Like I said, our impressions of the wine flavors were very good. I like red wine over white typically---the syrah was complex and sweet, but not overly sweet. B. and I decided it would go well with a spicy, rich meal--probably would go great with a tempeh reuben with a lot of heat and spice. The Chardonnay was light and pleasantly dry, probably the best white wine I've ever had.

So check out the Frey Wines website. Located in Mendocino, California, their Organic and Biodynamic products have gained acclaim from the New York Times to the Wall Street Journal, and numerous wine competitions. And they are almost local to Portland!

Monday, March 16, 2009

Baltimore Vegan Reubens: Liquid Earth

Get ready for the most realistic vegan reuben ever. And while I don't think I would give up other vegan reubens for this sandwich, that statement is closer to high praise than it is to condemnation.

Truthfully, there is something slightly pedestrian about this trueben. But that fact alone is what makes it so unique. Never have I tasted a vegan or vegetarian reuben that was so close to the real thing. The cheese, though mild and not overly applied (VeganRella, we were told), and the sauerkraut, in about the right proportion, the pale deli rye-- all were not memorable in their own right, but served as the appropriate backdrop for salty (but not too salty, thankfully), robustly-hued tofu "meat" that even B. thought tasted remarkably like the real thing.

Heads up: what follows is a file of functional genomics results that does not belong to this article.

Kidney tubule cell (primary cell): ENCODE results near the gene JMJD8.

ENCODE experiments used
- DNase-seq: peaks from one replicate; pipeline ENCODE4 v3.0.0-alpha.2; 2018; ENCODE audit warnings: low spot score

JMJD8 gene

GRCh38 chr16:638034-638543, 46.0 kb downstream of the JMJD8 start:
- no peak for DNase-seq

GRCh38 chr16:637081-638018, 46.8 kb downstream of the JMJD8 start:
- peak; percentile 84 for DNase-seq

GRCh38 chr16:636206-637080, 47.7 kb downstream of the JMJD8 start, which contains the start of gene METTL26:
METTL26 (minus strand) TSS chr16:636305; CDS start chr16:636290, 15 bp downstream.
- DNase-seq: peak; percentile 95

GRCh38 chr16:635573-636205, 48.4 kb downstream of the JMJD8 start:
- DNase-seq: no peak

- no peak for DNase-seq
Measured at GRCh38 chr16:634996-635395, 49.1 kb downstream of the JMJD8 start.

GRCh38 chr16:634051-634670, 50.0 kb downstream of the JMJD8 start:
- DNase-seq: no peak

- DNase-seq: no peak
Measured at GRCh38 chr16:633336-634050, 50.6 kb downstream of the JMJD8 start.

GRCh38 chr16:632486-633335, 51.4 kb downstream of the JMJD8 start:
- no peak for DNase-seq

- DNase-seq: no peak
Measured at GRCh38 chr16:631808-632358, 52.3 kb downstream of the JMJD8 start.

This sandwich is a bit of a celebrity. It earned mention on Homicide, a cop show set in Baltimore. And with good reason. It seems exactly like the sort of thing a newly vegetarian cop would gravitate towards. We're more of the tempeh crowd, but still, this is a sandwich I would probably return for again and again, if I lived in Baltimore.

Located on Aliceanna near the Inner Harbor, Liquid Earth does feel a bit like the kind of coffee shop/juice bar/raw and vegan eatery you might find in Portland---reminiscent of places like Proper Eats and the Red and Black, but with a little East Coast edginess. The prices were sort of high, like Vita Cafe the sandwiches had no sides or even pickles, but were a buck or two higher than you'd expect in Portland. But man do they know their way around tofu-as-meat. The stuff was marinated, though appropriately dry, and thinly sliced to perfection, both in the Reuben and the Philly we had (the latter of which we ordered especially vegan, for a buck or so extra). Though there was a hummus sandwich and some nut meat raw tacos, I don't think I saw tempeh on the menu, tofu being the topping of choice. But if you do something right, by all means, keep doing it. In this case, simplicity was the ticket. As someone who obviously eats a lot of vegan reubens, I appreciate some innovation and play on the classic, with unique marinades, slaws instead of kraut, and stand-out sauces. But this sandwich reminds you of what it is all about: five relatively simple components that fit together just right.

Thanks to B. for catching the homicide reference (and having the friends in Maryland) that made this little spring break excursion to Liquid Earth possible.